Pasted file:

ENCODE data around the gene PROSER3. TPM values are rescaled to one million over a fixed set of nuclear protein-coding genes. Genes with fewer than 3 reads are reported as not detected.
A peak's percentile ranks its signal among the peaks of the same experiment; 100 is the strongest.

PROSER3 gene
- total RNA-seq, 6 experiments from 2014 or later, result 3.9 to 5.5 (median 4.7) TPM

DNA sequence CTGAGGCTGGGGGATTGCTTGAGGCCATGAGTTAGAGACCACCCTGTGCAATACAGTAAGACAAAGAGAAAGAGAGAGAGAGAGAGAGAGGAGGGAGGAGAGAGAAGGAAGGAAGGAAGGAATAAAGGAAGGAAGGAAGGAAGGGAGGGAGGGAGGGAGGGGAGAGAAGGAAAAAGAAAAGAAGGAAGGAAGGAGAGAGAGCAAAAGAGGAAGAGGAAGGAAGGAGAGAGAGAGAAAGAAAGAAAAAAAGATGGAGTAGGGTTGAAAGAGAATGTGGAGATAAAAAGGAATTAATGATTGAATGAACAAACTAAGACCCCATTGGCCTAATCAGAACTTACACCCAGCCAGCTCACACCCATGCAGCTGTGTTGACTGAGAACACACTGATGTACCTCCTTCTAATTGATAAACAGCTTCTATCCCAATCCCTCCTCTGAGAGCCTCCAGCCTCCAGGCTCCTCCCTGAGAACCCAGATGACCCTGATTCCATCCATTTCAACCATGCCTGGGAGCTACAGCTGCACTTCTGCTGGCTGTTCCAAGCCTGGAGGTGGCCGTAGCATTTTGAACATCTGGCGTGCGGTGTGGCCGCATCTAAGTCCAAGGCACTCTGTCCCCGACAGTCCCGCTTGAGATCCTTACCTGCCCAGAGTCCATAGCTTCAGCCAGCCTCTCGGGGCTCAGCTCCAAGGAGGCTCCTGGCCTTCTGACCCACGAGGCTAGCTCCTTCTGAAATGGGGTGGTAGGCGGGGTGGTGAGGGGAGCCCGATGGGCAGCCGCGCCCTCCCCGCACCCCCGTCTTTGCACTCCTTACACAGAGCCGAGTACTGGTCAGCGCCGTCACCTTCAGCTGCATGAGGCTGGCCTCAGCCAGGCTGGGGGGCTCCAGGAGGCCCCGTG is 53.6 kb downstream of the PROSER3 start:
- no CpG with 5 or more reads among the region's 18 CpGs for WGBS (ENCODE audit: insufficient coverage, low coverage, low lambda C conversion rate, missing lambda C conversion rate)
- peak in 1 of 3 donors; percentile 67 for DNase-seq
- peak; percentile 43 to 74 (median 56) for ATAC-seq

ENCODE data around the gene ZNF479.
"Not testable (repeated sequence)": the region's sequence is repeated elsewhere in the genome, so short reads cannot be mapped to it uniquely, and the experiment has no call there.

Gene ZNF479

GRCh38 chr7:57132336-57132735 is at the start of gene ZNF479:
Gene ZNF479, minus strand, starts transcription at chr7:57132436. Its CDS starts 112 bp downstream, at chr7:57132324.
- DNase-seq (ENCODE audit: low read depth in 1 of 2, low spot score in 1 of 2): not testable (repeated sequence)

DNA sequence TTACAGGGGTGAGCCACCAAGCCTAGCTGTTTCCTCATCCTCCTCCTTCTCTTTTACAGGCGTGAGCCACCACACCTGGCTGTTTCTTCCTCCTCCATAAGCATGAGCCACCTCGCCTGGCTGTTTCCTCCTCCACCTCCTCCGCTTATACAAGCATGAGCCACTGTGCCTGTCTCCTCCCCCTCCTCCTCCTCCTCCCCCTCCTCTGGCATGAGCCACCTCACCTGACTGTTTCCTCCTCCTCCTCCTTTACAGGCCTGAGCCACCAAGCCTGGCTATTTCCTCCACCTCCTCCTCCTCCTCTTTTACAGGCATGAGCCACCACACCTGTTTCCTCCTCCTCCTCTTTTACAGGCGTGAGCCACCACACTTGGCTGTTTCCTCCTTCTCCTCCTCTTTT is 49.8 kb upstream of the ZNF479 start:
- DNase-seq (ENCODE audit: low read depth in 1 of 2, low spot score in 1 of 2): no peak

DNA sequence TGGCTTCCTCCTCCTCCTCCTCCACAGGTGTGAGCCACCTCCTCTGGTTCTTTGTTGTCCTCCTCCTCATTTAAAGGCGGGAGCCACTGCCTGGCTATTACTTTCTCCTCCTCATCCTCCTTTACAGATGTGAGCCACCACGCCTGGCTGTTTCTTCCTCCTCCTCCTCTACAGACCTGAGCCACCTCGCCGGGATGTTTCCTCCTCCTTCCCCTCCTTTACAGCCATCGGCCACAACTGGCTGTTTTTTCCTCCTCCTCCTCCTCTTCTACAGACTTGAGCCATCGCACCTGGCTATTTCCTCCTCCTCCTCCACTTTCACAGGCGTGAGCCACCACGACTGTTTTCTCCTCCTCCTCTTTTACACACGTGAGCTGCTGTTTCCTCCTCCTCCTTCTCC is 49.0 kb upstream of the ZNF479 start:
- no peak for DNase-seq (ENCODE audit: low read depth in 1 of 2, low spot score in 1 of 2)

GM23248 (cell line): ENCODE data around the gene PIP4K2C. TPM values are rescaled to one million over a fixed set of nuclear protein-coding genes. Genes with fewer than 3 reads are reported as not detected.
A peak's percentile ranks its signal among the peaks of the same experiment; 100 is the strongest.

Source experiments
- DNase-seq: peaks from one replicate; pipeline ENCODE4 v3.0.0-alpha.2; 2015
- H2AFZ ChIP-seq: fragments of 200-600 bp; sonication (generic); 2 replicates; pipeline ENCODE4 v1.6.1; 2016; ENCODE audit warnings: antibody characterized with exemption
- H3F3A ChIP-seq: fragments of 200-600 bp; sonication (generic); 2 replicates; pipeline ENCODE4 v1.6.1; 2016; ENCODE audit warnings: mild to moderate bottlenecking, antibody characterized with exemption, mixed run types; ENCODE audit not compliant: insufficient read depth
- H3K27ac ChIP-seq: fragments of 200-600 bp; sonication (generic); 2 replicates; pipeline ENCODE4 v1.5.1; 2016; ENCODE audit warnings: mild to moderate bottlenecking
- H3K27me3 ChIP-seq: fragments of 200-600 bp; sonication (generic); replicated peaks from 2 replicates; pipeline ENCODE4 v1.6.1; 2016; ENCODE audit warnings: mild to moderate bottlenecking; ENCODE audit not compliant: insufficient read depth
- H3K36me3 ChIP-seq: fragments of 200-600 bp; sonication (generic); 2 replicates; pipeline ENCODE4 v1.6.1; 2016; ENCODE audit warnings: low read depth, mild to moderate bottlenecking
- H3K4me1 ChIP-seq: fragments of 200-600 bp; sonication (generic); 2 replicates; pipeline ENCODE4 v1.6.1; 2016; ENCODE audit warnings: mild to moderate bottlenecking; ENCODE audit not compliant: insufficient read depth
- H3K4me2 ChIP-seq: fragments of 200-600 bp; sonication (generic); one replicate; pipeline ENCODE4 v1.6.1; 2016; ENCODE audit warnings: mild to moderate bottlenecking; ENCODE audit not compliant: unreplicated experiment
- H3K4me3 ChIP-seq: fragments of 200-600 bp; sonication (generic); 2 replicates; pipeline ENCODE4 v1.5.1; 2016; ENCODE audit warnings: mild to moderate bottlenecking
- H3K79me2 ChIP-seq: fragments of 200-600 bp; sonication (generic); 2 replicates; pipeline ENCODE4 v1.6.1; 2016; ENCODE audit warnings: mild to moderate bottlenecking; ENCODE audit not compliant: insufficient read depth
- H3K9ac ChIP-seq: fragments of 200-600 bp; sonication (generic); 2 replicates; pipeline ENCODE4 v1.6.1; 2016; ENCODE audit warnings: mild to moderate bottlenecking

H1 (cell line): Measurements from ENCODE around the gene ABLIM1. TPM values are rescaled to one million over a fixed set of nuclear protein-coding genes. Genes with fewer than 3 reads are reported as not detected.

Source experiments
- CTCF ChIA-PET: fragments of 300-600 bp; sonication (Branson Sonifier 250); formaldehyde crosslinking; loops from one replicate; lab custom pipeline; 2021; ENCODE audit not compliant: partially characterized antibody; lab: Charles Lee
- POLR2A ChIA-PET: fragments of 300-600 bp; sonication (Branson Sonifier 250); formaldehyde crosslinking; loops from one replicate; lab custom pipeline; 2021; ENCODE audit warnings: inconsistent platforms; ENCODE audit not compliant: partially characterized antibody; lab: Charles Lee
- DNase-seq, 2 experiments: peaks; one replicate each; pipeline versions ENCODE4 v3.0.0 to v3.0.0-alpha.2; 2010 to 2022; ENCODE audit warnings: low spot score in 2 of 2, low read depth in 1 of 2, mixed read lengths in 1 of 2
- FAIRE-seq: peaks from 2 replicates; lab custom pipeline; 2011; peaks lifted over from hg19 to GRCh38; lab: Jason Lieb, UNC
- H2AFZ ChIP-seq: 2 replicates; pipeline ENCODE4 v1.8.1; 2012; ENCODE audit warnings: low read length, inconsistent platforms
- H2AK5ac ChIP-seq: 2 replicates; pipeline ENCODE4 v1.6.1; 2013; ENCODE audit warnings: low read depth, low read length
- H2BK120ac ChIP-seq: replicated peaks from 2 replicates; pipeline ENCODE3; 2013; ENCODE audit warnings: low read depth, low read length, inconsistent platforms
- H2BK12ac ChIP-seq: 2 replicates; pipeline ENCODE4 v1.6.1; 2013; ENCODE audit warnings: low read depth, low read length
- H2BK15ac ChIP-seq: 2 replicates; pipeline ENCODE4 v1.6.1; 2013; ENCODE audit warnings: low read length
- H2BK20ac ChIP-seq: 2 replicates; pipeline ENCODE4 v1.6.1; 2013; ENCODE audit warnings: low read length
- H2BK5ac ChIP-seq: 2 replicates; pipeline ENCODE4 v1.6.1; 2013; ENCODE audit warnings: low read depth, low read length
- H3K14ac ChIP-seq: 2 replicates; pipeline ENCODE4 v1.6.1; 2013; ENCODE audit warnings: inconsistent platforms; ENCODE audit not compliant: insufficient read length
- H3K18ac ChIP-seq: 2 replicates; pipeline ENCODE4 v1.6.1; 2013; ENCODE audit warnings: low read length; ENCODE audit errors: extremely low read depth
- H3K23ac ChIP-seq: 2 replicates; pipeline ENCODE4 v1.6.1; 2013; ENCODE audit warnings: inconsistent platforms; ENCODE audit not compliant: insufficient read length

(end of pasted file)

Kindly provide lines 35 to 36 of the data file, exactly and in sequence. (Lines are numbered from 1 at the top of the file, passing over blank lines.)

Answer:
- CTCF ChIA-PET: fragments of 300-600 bp; sonication (Branson Sonifier 250); formaldehyde crosslinking; loops from one replicate; lab custom pipeline; 2021; ENCODE audit not compliant: partially characterized antibody; lab: Charles Lee
- POLR2A ChIA-PET: fragments of 300-600 bp; sonication (Branson Sonifier 250); formaldehyde crosslinking; loops from one replicate; lab custom pipeline; 2021; ENCODE audit warnings: inconsistent platforms; ENCODE audit not compliant: partially characterized antibody; lab: Charles Lee